Grand mufti of Egypt says actions of ISIS are far from Islamic
Sheikh Shawky Ibrahim Abdel-Karim Allam leads the premier authority in Islamic legal interpretations
The actions of the Islamic State are anything but Islamic, and Muslims must battle extremism to maintain the religion’s message of mercy, the grand mufti of Egypt told CNN.
Sheikh Shawky Ibrahim Abdel-Karim Allam spoke about the recent execution of a Jordanian pilot at the hands of ISIS. Lt. Moath al-Kasasbeh, 27, was burned alive while confined in a cage.
“What happened to the Jordanian pilot is by all means a crime. This barbaric action is far away from humanity, much less religions. Islam is innocent of this act,” the grand mufti said on Thursday.
Allam leads Dar El-Ifta, or the House of Fatwas, the premier authority in Islamic legal interpretations. The institution was founded in 1895, although the grand muftis of Egypt have been interpreting Islam for 800 years. It releases more than 500,000 edicts a year.
The battle is ideological, Allam said, and the fight is not confined to Egypt or the Middle East.
“Violence and radicalization have become an international phenomenon that has no home or belief. But it runs through the entire world,” he said.
Can beheadings ever be justified?
The pilot’s death was captured in a horrific video that was posted online this week.
ISIS has distributed footage of its executions before, but previous videos showed beheadings.
The grand mufti weighed whether beheadings could ever be justified by Islam.
He considered the example of Saudi Arabia, a key U.S. ally in the region. There, defendants may be sentenced to death and beheaded.
“What happens in Saudi Arabia is based on judicial investigations and implementing the predominant law. If it is the case, then we respect the rule of law in this state,” Allam said.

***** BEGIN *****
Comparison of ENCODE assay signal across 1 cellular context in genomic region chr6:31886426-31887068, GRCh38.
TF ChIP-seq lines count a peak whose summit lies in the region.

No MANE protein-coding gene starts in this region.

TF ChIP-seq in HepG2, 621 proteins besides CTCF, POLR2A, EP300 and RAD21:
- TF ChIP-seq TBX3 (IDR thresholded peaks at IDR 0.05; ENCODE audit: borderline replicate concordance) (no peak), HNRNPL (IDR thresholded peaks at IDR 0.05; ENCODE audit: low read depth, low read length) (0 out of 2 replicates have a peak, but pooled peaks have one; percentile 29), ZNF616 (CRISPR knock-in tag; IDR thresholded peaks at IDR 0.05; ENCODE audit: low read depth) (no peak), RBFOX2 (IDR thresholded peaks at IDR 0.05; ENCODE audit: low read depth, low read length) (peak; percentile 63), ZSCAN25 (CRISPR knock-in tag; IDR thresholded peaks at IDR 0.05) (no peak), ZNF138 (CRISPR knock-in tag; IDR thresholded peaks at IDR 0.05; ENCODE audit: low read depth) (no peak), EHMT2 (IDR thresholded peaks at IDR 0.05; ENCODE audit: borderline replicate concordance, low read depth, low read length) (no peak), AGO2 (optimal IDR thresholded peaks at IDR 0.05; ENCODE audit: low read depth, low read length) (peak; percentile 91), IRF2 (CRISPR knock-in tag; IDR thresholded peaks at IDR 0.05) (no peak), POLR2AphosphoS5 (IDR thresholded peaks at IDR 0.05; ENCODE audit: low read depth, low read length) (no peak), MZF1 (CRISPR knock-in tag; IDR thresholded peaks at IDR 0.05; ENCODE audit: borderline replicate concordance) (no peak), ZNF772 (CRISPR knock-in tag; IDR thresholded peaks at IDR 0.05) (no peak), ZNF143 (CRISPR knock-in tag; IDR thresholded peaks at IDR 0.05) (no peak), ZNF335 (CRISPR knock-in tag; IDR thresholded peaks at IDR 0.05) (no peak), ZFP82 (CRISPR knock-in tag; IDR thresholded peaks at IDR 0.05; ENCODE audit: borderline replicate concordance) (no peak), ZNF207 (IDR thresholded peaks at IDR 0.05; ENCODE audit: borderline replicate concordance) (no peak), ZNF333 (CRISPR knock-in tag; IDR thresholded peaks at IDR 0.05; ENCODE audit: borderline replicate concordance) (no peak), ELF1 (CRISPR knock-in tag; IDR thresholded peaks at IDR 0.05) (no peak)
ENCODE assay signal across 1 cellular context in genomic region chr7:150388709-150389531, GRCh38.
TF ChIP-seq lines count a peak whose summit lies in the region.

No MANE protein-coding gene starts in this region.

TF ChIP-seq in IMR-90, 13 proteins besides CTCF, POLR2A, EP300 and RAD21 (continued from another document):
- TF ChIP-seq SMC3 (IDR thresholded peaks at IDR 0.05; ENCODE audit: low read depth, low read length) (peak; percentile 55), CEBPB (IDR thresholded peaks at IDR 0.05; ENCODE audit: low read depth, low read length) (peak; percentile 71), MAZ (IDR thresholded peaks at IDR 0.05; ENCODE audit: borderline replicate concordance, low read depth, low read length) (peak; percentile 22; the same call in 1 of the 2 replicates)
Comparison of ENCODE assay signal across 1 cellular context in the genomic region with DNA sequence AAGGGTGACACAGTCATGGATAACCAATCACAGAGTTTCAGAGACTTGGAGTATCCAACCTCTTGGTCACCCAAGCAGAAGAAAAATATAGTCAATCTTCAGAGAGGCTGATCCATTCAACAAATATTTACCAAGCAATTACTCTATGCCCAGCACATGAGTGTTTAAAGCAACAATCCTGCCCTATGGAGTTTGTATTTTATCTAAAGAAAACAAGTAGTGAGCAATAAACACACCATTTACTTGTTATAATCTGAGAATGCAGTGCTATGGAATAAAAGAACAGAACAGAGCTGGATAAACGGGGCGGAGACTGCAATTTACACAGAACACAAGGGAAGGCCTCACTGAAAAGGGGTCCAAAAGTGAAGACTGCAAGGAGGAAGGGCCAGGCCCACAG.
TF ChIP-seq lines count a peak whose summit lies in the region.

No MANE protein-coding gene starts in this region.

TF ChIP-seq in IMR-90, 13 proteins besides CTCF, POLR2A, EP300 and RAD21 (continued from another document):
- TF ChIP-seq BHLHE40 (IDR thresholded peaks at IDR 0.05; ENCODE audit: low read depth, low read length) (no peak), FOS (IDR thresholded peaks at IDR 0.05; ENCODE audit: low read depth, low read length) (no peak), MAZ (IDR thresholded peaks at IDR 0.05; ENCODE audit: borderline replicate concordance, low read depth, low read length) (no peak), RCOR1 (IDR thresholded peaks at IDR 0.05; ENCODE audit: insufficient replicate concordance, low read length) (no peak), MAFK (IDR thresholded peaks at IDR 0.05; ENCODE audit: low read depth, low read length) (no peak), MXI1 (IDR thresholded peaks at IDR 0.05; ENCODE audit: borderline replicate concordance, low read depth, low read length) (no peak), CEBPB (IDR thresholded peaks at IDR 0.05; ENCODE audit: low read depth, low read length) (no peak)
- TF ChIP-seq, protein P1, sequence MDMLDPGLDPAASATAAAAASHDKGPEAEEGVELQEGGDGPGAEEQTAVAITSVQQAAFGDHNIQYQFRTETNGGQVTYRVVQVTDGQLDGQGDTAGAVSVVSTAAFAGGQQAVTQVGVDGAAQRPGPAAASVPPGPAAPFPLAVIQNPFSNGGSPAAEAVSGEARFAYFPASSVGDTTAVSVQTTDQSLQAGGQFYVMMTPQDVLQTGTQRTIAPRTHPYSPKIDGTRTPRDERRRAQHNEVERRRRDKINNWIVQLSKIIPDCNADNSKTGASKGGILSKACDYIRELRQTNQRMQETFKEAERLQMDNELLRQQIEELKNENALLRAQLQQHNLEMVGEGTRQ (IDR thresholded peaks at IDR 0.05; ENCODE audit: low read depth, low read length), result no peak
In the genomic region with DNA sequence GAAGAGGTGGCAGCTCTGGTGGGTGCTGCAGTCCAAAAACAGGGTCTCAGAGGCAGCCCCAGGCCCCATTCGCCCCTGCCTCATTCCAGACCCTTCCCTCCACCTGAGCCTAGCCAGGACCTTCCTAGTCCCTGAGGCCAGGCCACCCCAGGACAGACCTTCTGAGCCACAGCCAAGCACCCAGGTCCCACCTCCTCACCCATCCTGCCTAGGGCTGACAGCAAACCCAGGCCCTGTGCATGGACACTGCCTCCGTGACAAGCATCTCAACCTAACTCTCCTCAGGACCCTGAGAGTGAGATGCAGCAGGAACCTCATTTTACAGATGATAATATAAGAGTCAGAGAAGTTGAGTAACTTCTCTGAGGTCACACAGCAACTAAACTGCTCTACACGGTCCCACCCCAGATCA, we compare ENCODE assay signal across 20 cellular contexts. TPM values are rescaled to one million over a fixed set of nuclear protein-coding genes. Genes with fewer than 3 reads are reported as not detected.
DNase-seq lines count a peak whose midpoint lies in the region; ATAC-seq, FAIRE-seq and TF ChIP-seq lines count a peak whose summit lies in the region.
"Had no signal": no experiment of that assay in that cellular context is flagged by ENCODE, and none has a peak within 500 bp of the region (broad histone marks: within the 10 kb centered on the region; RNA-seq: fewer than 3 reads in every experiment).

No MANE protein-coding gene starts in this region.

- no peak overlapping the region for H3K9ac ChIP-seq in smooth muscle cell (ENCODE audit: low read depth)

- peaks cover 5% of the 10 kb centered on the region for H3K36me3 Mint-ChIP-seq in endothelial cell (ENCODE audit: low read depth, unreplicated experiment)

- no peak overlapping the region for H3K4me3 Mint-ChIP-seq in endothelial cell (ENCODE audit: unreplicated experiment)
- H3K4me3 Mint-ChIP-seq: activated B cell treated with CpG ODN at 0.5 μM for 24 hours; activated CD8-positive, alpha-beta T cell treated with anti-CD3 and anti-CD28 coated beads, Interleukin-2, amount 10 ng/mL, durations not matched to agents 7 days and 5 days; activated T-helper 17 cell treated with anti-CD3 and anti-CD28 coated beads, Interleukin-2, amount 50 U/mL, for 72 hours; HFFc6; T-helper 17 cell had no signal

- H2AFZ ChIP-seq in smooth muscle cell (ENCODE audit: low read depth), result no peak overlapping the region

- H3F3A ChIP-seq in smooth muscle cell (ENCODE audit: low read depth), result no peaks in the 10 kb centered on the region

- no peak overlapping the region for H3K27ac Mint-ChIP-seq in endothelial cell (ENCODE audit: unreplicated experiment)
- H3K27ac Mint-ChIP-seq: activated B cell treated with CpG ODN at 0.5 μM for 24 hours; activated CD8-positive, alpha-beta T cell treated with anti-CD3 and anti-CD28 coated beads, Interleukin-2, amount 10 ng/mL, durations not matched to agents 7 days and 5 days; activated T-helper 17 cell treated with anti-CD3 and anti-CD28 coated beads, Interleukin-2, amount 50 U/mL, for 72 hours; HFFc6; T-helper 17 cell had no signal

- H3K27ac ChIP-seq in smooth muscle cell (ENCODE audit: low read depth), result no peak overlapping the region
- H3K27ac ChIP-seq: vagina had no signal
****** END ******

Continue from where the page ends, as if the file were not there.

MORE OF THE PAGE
By contrast, he argued, ISIS does not follow any system of investigation.
“Everything ISIS does is far away from Islam. What it is doing is a crime by all means,” the grand mufti said.
Tradition versus reform
Earlier this year, Egyptian President Abdel Fattah el-Sisi called for a “religious revolution.”
Allam believes in the need for reform, but he also believes the foundation of Islam must remain untouched.
What does this mean?
It means “renewing the methods, renewing the tools, and renewing the way Islam’s teachings are presented, ” Allam said. “At the same time, we preserve and uphold the stable pillars of religion. Rattling the pillars leads to destabilizing communities.”
In an effort to reclaim the voice of Islam from radical groups, Dar Al-Ifta issues publications in 10 languages, engages in awareness campaigns and joins regional and international efforts to battle extremist ideas and to present a better image of Islam.
The grand mufti’s advice to young Muslims is to seek specialized scholars to understand the true meaning of Islam.
“We tell youth, Islam didn’t carry a message of sabotage and destruction. It only came to serve humanity, to achieve world peace and bring mercy to the world,” he said.